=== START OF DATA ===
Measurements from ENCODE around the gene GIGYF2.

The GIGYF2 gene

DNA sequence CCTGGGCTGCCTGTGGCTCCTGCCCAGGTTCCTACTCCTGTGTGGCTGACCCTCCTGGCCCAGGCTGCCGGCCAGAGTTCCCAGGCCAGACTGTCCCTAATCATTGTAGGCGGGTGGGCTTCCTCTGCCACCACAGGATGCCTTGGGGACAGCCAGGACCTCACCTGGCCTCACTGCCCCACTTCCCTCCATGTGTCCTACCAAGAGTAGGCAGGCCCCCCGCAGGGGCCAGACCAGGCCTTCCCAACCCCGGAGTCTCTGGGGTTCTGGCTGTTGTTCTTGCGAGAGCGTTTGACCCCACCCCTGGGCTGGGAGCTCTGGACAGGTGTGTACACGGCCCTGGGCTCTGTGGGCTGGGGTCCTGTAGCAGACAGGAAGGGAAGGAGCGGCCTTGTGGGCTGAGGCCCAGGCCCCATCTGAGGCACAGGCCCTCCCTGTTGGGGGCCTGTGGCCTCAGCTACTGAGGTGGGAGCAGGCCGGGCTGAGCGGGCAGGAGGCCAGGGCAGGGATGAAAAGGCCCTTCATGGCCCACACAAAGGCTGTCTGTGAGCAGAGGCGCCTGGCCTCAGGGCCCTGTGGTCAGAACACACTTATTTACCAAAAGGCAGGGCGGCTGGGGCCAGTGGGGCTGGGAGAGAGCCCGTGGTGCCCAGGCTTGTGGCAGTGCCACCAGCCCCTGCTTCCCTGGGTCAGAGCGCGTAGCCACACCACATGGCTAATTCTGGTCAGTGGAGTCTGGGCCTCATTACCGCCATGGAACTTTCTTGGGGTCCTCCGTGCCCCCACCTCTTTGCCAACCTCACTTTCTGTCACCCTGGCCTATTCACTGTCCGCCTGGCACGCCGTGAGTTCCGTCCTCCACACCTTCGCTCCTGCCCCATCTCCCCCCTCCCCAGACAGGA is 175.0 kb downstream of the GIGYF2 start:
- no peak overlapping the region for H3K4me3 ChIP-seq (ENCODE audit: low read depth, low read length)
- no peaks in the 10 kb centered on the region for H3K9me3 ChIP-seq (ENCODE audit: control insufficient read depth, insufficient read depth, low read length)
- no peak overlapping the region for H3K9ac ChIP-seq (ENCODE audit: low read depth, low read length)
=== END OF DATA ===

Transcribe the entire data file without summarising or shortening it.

Measurements from ENCODE around the gene GIGYF2.

The GIGYF2 gene

DNA sequence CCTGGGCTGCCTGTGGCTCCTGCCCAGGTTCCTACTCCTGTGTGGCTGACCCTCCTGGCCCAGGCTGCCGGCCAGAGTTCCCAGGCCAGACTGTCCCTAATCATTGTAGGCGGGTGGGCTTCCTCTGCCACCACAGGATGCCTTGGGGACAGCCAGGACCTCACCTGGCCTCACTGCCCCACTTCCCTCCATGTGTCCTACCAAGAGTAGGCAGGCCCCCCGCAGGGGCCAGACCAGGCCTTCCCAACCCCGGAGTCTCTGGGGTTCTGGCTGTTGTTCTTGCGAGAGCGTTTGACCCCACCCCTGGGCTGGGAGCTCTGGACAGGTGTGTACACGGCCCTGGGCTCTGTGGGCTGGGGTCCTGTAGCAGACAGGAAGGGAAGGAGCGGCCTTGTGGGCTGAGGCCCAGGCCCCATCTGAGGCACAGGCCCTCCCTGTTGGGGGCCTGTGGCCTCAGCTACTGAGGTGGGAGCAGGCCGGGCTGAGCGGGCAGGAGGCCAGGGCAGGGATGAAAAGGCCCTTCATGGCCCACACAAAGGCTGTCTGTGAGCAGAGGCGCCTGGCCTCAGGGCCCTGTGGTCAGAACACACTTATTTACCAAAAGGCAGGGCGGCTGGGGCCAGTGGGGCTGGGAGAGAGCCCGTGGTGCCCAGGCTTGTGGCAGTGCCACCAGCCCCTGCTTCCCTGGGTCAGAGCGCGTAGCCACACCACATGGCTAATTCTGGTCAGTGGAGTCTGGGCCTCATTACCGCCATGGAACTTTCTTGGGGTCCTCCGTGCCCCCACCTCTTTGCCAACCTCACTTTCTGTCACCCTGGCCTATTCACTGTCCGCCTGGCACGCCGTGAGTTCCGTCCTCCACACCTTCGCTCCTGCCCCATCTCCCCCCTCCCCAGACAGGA is 175.0 kb downstream of the GIGYF2 start:
- no peak overlapping the region for H3K4me3 ChIP-seq (ENCODE audit: low read depth, low read length)
- no peaks in the 10 kb centered on the region for H3K9me3 ChIP-seq (ENCODE audit: control insufficient read depth, insufficient read depth, low read length)
- no peak overlapping the region for H3K9ac ChIP-seq (ENCODE audit: low read depth, low read length)